Codelco estimates $210m impact from pandemic

Codelco to spend $210 million by year-end to keep mines running
At more than 1,100 metres deep, Chuquicamata is still the world’s largest open-pit copper mine. (Image courtesy of Codelco.)

Chile’s Codelco, the world’s largest copper miner, said the pandemic will have an economic impact of $210 million, of which $138 million is due to operational continuity and production and the rest is explained by expenses in logistics, transportation, new facilities and purchasing supplies.

The state-owned miner’s VP of projects, Gerhard von Borries, said that about $124 million of the total will be allocated to keep the Chuquicamata, Radomiro Tomic and El Teniente divisions running “as usual.”

Chile’s mining activity has remained a bright spot during the pandemic for the economy, which depends on metals exports.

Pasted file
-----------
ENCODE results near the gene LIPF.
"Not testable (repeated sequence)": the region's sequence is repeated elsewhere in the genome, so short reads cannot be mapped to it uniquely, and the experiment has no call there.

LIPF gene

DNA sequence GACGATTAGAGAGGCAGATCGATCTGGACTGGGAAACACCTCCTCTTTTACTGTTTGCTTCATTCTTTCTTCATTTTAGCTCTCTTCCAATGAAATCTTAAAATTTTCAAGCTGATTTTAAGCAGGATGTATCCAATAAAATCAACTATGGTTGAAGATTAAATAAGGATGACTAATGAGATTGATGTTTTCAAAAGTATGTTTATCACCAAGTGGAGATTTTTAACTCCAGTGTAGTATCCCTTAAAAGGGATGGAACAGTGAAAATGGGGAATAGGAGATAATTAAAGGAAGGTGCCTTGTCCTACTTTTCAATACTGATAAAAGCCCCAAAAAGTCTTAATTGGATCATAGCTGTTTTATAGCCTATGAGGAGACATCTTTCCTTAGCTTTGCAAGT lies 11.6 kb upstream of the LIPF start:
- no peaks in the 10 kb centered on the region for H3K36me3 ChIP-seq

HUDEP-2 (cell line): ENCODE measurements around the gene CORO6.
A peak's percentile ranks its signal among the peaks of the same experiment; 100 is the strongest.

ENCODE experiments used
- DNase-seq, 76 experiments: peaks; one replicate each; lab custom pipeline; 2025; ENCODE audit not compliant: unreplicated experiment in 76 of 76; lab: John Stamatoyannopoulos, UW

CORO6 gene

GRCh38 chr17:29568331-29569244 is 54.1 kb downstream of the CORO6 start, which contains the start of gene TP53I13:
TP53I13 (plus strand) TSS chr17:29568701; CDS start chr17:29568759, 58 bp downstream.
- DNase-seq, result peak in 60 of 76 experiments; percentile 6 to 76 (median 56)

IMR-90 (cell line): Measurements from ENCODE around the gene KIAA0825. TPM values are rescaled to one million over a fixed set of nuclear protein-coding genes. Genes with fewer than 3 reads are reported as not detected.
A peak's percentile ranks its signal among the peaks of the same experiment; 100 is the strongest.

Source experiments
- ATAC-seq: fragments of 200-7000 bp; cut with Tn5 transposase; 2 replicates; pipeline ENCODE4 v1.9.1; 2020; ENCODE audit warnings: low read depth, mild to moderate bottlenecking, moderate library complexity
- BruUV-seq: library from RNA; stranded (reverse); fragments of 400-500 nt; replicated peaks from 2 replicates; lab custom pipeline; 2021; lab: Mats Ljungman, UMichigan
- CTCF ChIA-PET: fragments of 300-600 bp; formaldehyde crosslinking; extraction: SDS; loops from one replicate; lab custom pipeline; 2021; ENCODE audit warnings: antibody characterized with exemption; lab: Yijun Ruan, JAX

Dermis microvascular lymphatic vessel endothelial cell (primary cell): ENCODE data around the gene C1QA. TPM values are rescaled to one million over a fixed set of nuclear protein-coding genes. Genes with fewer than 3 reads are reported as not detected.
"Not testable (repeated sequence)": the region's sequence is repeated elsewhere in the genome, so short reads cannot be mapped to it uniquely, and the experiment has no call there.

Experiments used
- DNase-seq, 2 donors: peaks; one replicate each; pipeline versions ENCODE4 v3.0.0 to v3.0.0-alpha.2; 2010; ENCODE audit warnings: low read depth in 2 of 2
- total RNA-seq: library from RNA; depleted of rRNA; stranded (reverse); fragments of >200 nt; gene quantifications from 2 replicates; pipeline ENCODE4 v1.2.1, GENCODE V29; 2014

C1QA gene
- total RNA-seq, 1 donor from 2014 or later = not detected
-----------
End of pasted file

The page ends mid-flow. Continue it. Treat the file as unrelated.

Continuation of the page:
Most of the country’s sprawling copper mines maintained output even at the height of the local outbreak in May and June.

Case numbers in Chile have been steadily falling since August with the onset of the southern hemisphere’s spring.

In a presentation Tuesday, the Chilean government’s copper agency Cochilco said mining labour productivity rose 25% in the third quarter and 28% in the second quarter.

Codelco, which hands over all of its profits to the state, holds vast copper deposits, accounting for 10% of the world’s known proven and probable reserves and about 11% of the global annual copper output, with 1.6 million tonnes of production in 2019.

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